The preparatory knowledge points may also be introduced in the middle of a study session while the user is studying the contents provided for the present knowledge point. For example, upon selecting “surface areas of cuboids” as the knowledge point to study, if the user has difficulties in a part of the contents (e.g., a test question), the user may decide (with or without the help of the learning system) that it is helpful to first study a preparatory knowledge point “multiplication”. The user may go to the knowledge point “multiplication” following a link provided through the user interface which is based on the predefined multilevel arrangement of the knowledge points.

In one embodiment, the evaluation content provided to the user may contain multiple test points for testing multiple knowledge points including the present knowledge point and a preparatory knowledge point. When evaluating the study result of the user, the learning system may evaluate the multiple test points to determine the preparatory knowledge point.

For instance, in combined arithmetic of integers within one hundred, the evaluation content may include the following five quiz questions:

SZ1: 12+23=( );

SZ2: 45−31=( );

SZ3: 3×15=( );

SZ4: 20÷5=( );

SZ5: 36+8×13÷4−28=( ).

If the user answers the above fifth question incorrectly, the learning system can determine why the user has answered this question incorrectly by checking the accuracy of the answers to be previous four questions. For instance, if the user answers above questions SZ1, SZ2 and SZ3 correctly but not SZ4 and SZ5, it may suggest that the user have not fully grasped the division of integers within one hundred. In that case, the learning system may suggest the user to review the division of integers within one hundred as a preparatory knowledge point. For another example, if the user only answers the above questions SZ1, SZ2 and SZ4 correctly, it may imply that the user has not fully grasped multiplication of integers within one hundred. The learning system may suggest the user to review multiplication of integers within one hundred. However, if the user answers all but SZ5 correctly, this implies that the user may either have not grasped the combined arithmetic well enough, or has just not been careful. The learning system may therefore suggest the user to review the knowledge point of combined arithmetic. If the user answer all questions incorrectly, the user may need to review all preparatory knowledge points, so the learning system may advise the user to review all of the related preparatory knowledge points—“Addition of Integers within One Hundred”, “Integer Subtraction within One Hundred”, “Multiplication of Integers within One Hundred” and “Division of Integers within One Hundred”.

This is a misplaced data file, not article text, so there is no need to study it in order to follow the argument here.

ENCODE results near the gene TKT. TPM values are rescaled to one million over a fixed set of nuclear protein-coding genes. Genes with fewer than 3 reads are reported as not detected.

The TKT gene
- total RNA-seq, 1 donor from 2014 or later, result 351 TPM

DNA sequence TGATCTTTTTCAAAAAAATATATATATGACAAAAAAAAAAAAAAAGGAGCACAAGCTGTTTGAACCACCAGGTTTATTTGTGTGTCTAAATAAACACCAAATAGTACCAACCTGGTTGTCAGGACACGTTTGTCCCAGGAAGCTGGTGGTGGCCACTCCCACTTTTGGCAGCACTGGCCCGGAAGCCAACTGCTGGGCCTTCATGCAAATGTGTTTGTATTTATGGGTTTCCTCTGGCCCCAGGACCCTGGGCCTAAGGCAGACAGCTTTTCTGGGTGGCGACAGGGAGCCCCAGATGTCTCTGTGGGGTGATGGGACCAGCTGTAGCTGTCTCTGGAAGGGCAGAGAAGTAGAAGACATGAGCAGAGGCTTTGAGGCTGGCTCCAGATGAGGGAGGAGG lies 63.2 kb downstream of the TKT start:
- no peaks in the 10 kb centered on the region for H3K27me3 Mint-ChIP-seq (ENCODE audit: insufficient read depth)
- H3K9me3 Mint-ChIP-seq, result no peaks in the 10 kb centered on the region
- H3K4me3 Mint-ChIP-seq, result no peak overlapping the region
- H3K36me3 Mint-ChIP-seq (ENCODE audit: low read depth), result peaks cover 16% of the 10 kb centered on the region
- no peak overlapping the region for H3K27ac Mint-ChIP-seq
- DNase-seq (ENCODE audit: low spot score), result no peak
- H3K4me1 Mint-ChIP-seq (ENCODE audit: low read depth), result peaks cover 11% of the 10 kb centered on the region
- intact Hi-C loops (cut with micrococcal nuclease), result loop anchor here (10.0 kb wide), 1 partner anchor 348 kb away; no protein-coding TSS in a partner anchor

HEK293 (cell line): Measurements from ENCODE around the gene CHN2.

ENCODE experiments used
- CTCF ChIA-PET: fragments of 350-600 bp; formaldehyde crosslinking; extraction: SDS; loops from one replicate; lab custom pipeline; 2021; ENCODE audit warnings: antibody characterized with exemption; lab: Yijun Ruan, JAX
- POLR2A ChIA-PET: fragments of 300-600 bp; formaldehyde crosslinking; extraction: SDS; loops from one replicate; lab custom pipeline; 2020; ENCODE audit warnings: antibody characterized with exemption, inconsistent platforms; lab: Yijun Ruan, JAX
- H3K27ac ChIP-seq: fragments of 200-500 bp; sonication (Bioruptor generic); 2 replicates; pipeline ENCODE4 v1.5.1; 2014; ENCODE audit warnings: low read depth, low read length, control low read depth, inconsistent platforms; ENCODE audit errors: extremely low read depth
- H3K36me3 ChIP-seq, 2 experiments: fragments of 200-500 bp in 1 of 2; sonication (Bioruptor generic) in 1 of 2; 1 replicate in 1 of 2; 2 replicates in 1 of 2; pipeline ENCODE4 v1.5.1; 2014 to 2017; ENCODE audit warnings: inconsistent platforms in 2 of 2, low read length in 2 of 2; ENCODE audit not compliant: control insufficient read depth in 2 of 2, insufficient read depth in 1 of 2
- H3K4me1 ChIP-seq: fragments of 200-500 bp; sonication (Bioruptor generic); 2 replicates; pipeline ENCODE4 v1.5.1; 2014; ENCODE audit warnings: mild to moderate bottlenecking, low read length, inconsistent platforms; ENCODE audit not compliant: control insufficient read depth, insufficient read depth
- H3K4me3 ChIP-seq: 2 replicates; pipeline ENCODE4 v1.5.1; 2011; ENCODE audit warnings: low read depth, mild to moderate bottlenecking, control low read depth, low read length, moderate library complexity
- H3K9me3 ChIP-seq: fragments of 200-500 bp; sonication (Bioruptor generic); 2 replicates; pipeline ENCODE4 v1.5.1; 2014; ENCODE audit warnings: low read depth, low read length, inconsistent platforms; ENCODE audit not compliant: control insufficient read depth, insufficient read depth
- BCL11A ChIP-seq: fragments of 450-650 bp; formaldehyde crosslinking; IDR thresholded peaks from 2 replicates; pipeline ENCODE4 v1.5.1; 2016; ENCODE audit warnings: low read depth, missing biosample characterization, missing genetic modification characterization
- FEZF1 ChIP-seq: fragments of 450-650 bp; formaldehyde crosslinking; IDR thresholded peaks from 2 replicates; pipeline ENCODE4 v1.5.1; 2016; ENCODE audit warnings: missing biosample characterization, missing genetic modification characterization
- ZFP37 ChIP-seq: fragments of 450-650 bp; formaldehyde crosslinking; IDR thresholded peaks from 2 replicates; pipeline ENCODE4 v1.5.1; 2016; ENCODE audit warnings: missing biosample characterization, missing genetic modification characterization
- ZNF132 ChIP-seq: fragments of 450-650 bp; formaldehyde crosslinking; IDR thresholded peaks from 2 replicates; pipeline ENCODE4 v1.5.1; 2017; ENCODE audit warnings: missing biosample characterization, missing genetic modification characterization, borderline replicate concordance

In practice, a preparatory knowledge point may be suggested as an explicit preparatory knowledge point which needs to be studied before the user can study the next knowledge point. The preparatory knowledge point may be simply suggested as the next knowledge point to be studied (with or without indicating to the user whether this is a regular next knowledge point or only a preparatory knowledge point of another knowledge point to be studied after). The preparatory knowledge point may also be suggested as a going-back-to knowledge point before the user may come back to the present knowledge point to study it.